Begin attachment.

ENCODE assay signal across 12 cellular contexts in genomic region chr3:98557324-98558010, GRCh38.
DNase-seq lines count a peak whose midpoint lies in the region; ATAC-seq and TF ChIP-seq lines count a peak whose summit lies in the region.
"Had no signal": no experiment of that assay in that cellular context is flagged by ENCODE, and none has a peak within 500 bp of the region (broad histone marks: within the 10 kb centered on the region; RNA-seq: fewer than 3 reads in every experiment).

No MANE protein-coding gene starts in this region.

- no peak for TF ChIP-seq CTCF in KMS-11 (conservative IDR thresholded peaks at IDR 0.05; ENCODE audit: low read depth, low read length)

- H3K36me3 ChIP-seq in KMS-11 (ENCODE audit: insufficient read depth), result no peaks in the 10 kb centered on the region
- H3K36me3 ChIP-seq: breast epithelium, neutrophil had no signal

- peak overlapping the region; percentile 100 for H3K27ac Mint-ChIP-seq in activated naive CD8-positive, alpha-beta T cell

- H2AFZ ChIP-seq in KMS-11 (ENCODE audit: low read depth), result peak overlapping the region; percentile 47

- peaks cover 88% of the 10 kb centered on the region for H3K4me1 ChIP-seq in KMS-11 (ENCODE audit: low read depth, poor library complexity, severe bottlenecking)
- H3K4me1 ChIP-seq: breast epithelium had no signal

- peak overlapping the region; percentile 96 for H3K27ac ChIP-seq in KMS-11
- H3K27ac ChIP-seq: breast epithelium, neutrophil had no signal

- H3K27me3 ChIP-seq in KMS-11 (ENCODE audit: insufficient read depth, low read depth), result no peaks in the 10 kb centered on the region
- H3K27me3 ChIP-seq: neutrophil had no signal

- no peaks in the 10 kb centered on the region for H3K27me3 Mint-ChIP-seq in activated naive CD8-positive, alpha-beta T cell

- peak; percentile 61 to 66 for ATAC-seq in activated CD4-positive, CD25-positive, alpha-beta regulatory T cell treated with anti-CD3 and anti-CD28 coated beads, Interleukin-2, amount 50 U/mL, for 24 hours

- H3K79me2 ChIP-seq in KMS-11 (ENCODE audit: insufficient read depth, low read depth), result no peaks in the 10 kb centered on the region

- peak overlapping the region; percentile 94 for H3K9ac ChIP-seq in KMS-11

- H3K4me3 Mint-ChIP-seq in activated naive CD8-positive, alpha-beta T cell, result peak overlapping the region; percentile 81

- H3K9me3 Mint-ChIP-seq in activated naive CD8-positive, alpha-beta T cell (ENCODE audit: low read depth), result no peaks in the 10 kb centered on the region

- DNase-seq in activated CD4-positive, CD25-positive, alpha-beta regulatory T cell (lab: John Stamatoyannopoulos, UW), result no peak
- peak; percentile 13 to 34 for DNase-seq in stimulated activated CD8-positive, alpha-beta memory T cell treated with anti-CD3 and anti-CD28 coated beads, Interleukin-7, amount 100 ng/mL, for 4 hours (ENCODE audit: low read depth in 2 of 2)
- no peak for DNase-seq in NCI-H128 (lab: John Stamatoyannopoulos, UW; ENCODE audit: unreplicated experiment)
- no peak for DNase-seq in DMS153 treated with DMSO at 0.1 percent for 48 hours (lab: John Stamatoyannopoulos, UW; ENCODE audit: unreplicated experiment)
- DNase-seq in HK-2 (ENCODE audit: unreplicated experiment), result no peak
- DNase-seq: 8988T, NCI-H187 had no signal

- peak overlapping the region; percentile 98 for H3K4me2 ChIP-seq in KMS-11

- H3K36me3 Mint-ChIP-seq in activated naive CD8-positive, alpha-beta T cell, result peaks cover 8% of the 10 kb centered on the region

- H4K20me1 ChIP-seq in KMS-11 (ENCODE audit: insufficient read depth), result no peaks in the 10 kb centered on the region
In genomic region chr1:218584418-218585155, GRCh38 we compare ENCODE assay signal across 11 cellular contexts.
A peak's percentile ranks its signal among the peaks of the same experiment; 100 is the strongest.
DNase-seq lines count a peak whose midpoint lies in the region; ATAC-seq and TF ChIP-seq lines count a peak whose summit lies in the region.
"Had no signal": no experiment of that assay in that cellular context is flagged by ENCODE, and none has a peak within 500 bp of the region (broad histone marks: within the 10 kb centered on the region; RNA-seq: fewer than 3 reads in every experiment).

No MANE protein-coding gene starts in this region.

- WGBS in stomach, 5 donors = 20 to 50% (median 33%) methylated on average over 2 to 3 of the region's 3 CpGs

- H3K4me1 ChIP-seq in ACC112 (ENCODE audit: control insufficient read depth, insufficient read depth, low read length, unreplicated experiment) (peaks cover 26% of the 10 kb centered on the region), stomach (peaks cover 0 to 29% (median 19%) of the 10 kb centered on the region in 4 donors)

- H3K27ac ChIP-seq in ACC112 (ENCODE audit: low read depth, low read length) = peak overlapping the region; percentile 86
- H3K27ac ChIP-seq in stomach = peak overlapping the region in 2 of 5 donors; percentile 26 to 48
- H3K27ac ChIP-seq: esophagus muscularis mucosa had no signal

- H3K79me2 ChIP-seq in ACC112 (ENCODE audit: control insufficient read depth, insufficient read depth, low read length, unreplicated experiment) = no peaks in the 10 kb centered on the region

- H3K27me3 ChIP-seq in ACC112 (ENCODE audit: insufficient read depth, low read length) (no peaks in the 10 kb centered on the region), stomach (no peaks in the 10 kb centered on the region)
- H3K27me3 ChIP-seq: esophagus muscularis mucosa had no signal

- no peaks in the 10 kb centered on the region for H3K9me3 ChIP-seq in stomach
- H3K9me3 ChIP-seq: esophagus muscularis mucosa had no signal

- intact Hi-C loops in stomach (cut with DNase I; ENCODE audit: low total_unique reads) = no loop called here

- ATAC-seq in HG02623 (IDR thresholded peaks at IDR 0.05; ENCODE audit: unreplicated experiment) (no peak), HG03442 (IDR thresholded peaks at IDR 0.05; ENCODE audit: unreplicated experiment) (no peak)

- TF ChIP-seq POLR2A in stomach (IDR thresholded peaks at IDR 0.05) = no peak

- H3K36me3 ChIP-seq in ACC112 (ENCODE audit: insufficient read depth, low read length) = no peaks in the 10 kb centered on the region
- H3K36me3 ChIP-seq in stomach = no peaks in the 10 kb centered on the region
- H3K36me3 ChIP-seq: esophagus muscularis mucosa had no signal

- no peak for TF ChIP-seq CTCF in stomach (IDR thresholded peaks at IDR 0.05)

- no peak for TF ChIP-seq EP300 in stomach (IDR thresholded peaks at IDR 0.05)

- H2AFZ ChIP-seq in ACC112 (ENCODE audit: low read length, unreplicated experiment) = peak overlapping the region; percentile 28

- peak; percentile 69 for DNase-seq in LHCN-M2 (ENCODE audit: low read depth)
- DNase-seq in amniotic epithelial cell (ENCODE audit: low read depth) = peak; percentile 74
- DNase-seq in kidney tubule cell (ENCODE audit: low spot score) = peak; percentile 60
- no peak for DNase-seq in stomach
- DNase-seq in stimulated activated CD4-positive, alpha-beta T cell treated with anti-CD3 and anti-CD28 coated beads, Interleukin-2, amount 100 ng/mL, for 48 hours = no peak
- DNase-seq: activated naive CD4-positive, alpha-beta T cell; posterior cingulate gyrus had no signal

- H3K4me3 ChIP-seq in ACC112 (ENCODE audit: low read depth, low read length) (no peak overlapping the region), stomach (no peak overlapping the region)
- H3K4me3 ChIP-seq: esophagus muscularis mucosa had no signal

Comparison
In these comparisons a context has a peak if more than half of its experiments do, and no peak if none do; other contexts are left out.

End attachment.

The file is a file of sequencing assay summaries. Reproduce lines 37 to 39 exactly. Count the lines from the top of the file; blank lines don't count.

- H3K4me1 ChIP-seq in ACC112 (ENCODE audit: control insufficient read depth, insufficient read depth, low read length, unreplicated experiment) (peaks cover 26% of the 10 kb centered on the region), stomach (peaks cover 0 to 29% (median 19%) of the 10 kb centered on the region in 4 donors)

- H3K27ac ChIP-seq in ACC112 (ENCODE audit: low read depth, low read length) = peak overlapping the region; percentile 86
- H3K27ac ChIP-seq in stomach = peak overlapping the region in 2 of 5 donors; percentile 26 to 48